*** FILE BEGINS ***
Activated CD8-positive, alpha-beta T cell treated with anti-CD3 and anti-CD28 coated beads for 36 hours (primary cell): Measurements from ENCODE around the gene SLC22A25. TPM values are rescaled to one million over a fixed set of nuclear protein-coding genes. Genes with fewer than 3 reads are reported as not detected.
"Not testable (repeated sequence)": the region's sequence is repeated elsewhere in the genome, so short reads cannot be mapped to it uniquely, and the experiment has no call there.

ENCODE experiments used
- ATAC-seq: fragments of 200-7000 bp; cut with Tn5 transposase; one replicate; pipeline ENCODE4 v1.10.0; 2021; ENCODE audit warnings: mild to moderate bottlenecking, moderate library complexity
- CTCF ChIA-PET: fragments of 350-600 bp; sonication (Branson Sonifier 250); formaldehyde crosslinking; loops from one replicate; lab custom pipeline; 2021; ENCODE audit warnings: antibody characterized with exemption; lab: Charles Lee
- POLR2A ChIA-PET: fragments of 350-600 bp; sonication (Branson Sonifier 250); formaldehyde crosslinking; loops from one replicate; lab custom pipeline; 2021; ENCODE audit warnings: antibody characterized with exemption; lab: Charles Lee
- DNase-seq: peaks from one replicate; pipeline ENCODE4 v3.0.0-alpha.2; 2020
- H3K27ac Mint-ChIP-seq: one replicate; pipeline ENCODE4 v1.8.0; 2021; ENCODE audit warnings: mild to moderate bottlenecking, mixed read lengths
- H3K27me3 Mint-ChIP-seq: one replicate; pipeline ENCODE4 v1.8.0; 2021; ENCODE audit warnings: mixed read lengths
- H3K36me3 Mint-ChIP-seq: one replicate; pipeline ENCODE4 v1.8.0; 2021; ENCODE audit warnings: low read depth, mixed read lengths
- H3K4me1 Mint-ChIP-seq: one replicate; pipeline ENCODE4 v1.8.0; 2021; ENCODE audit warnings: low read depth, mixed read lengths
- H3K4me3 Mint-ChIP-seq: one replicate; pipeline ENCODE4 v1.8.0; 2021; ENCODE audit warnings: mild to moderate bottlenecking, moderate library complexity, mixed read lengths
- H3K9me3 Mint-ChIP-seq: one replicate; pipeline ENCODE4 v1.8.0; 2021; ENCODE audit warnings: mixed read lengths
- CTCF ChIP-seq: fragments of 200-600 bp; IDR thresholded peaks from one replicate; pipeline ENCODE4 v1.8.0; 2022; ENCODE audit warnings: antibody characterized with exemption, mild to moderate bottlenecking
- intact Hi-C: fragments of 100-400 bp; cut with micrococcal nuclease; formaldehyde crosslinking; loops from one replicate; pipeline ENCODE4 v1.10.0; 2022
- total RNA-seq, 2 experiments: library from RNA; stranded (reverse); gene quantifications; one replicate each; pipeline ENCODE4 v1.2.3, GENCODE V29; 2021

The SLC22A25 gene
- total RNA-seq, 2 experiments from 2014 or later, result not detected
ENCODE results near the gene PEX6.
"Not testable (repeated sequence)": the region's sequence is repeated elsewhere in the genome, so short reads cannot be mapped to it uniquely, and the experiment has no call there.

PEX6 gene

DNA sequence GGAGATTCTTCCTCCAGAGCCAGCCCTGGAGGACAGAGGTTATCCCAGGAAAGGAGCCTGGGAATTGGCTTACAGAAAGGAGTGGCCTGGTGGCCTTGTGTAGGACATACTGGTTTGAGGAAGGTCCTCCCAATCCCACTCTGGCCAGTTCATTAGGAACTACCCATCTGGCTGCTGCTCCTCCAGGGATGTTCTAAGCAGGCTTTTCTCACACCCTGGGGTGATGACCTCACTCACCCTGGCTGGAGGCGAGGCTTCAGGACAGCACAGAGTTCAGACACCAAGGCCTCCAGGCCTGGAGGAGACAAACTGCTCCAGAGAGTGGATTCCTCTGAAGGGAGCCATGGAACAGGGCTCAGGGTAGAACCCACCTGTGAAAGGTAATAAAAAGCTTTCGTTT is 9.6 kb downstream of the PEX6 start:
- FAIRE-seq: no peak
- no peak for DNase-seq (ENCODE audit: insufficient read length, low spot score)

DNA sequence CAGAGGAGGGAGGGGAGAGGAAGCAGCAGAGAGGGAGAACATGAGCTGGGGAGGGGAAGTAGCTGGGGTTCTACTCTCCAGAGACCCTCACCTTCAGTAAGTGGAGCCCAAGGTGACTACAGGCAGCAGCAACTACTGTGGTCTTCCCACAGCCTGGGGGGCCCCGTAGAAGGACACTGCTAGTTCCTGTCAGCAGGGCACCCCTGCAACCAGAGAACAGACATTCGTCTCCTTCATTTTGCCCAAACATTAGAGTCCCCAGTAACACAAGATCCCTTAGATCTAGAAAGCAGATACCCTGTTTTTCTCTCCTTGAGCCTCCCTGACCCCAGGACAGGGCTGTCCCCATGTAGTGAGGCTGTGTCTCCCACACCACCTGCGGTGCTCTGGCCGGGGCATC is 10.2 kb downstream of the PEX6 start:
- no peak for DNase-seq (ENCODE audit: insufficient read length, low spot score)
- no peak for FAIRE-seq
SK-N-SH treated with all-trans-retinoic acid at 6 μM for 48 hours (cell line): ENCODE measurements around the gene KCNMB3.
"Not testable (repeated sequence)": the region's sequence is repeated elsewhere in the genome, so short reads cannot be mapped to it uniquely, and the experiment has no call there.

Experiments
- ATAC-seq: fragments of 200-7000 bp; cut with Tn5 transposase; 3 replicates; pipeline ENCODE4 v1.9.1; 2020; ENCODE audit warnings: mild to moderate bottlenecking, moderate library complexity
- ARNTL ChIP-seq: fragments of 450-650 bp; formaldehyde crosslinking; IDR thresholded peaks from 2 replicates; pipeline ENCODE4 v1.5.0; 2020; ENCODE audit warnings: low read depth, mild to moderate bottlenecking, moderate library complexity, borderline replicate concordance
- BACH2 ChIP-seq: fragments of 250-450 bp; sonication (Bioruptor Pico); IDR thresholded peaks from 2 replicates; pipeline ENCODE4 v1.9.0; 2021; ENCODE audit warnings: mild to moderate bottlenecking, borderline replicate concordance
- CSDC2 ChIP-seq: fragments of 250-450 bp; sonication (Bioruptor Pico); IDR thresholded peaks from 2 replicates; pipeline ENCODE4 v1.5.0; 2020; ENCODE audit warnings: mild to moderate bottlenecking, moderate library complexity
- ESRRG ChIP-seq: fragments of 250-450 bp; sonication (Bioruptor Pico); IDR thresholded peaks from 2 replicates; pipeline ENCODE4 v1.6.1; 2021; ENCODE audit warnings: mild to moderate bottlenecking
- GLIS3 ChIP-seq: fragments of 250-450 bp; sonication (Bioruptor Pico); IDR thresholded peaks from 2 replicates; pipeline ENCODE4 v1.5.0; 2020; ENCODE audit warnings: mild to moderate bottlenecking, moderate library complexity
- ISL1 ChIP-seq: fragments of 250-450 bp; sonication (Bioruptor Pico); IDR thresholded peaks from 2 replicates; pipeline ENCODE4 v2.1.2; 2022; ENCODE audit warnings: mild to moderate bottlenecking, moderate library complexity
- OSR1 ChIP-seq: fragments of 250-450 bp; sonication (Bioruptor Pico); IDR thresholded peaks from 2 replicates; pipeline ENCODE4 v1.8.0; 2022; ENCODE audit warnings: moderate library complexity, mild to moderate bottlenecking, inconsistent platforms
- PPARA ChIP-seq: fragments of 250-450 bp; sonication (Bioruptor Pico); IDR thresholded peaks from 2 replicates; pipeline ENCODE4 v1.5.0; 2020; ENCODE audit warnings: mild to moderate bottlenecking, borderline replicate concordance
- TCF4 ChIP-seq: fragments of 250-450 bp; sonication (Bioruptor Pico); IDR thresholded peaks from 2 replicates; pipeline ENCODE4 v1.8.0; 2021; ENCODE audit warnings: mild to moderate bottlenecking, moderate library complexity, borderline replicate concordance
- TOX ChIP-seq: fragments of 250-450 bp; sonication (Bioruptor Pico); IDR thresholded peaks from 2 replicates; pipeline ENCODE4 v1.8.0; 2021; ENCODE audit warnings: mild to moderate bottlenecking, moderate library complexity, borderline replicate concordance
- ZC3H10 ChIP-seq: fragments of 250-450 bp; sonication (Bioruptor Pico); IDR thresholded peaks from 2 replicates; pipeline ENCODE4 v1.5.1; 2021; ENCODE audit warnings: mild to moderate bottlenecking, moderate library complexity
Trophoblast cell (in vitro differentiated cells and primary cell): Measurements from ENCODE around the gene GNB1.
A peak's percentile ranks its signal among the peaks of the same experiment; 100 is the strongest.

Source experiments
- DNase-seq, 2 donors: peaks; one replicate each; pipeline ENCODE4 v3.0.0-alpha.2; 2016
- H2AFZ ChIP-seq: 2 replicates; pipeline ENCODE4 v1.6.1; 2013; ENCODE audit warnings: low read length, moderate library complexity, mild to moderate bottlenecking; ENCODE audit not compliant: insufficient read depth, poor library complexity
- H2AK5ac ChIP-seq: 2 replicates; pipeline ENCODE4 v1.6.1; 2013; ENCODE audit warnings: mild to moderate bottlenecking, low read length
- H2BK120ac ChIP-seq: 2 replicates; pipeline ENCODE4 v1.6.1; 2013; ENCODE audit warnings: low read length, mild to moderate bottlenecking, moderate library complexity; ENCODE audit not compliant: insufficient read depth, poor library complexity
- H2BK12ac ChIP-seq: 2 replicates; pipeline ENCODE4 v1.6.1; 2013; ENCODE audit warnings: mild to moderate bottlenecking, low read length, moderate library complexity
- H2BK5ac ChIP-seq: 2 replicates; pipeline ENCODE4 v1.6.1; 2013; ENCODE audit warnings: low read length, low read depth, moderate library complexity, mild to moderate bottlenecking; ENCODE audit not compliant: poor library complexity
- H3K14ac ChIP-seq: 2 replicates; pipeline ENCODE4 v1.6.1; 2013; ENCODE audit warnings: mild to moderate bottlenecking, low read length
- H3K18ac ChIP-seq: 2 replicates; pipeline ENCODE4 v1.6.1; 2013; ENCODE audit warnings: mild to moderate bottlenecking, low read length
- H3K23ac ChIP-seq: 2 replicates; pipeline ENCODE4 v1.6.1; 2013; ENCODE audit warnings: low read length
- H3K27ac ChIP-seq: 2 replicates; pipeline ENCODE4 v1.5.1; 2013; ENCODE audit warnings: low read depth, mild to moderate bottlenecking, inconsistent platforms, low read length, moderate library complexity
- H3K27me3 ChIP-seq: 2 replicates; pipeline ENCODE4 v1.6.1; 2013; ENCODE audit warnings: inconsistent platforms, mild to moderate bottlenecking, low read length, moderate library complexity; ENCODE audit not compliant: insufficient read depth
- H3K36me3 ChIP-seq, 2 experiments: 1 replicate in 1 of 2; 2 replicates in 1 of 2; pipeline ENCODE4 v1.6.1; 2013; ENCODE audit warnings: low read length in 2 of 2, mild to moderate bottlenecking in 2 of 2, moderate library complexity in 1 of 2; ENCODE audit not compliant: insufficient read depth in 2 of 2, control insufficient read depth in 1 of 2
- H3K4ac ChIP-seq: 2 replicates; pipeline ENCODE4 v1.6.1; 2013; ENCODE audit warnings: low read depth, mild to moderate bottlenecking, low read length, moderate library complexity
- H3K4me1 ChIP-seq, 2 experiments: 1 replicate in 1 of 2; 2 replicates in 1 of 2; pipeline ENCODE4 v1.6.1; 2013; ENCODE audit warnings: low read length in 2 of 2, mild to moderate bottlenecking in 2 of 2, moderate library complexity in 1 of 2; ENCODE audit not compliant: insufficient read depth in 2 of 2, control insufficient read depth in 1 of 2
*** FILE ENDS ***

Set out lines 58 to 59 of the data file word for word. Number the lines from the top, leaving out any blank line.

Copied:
- H3K4ac ChIP-seq: 2 replicates; pipeline ENCODE4 v1.6.1; 2013; ENCODE audit warnings: low read depth, mild to moderate bottlenecking, low read length, moderate library complexity
- H3K4me1 ChIP-seq, 2 experiments: 1 replicate in 1 of 2; 2 replicates in 1 of 2; pipeline ENCODE4 v1.6.1; 2013; ENCODE audit warnings: low read length in 2 of 2, mild to moderate bottlenecking in 2 of 2, moderate library complexity in 1 of 2; ENCODE audit not compliant: insufficient read depth in 2 of 2, control insufficient read depth in 1 of 2